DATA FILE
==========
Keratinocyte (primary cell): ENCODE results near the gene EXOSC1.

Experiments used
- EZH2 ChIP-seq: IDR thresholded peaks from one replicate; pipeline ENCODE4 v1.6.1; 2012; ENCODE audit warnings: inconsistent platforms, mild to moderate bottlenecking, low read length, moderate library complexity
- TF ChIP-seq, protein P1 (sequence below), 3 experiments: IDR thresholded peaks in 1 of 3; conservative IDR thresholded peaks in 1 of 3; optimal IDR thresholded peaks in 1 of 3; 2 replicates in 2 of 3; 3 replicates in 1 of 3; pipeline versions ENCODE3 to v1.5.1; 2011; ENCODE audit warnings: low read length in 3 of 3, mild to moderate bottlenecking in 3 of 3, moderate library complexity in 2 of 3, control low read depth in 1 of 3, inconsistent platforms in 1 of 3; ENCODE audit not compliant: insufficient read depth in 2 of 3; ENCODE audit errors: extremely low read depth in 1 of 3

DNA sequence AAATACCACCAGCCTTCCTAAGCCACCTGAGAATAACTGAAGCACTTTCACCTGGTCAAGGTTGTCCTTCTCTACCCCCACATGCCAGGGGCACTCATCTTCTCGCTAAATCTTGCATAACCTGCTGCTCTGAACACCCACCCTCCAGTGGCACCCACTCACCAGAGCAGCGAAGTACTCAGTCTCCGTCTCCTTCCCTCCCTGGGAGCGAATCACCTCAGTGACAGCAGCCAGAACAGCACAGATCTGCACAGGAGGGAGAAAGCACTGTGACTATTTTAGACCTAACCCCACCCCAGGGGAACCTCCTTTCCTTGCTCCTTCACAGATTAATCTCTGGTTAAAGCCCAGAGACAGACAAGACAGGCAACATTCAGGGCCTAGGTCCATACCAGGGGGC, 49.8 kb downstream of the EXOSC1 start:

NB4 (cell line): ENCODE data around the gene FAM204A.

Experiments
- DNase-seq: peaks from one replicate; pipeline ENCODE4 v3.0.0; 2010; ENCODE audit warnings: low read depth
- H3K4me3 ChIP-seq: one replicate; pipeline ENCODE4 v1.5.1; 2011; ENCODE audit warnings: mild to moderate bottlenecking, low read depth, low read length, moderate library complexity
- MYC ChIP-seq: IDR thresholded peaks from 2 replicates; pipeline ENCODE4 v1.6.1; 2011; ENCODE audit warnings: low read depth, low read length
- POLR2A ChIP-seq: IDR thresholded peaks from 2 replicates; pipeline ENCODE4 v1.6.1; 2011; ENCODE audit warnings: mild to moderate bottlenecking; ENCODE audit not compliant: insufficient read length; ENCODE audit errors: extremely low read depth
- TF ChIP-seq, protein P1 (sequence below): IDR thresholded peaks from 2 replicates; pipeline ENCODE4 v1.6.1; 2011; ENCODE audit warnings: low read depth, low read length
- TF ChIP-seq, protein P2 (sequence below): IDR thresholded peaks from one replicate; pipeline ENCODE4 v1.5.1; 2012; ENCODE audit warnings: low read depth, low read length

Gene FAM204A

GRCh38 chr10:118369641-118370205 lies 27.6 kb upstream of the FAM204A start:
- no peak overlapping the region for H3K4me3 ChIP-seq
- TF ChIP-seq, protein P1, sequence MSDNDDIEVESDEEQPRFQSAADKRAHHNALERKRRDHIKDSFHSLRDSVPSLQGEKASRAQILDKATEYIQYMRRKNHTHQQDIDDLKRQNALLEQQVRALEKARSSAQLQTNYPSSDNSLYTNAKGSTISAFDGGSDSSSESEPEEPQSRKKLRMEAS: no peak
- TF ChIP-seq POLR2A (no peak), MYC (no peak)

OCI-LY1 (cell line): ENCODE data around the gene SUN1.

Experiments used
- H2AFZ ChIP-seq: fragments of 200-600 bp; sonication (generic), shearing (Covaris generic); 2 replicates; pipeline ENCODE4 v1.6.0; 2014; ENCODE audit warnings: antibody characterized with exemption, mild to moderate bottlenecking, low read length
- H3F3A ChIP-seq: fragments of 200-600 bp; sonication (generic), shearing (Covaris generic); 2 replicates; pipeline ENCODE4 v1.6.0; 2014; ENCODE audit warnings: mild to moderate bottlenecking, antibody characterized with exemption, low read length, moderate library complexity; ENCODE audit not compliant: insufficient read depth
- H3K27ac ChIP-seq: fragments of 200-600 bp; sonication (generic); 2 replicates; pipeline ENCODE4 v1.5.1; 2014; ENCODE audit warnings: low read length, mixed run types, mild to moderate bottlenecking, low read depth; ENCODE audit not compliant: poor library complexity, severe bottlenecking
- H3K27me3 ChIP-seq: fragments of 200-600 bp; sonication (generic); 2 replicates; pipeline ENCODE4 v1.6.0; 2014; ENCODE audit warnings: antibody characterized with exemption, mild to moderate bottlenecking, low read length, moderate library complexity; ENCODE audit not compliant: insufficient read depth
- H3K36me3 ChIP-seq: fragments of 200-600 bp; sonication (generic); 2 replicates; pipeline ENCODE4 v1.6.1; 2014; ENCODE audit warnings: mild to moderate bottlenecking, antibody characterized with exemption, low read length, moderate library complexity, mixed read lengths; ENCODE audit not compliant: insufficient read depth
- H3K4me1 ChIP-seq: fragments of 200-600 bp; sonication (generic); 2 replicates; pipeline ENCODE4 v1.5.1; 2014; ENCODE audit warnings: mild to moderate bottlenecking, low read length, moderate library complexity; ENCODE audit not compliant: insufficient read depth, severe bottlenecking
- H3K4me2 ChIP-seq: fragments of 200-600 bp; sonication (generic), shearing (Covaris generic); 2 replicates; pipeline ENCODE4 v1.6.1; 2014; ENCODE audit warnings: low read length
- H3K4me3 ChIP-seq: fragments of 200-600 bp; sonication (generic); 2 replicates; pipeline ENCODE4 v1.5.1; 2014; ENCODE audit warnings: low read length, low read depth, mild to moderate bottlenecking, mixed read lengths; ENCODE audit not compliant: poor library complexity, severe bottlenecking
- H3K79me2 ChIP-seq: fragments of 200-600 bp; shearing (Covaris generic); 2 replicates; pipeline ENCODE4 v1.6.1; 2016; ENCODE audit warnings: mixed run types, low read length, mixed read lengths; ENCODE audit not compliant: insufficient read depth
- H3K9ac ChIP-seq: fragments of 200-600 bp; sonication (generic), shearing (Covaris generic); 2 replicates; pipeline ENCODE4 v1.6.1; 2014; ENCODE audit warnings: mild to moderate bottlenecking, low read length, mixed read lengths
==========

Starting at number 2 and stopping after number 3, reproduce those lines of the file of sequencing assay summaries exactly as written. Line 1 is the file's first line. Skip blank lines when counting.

Experiments used
- EZH2 ChIP-seq: IDR thresholded peaks from one replicate; pipeline ENCODE4 v1.6.1; 2012; ENCODE audit warnings: inconsistent platforms, mild to moderate bottlenecking, low read length, moderate library complexity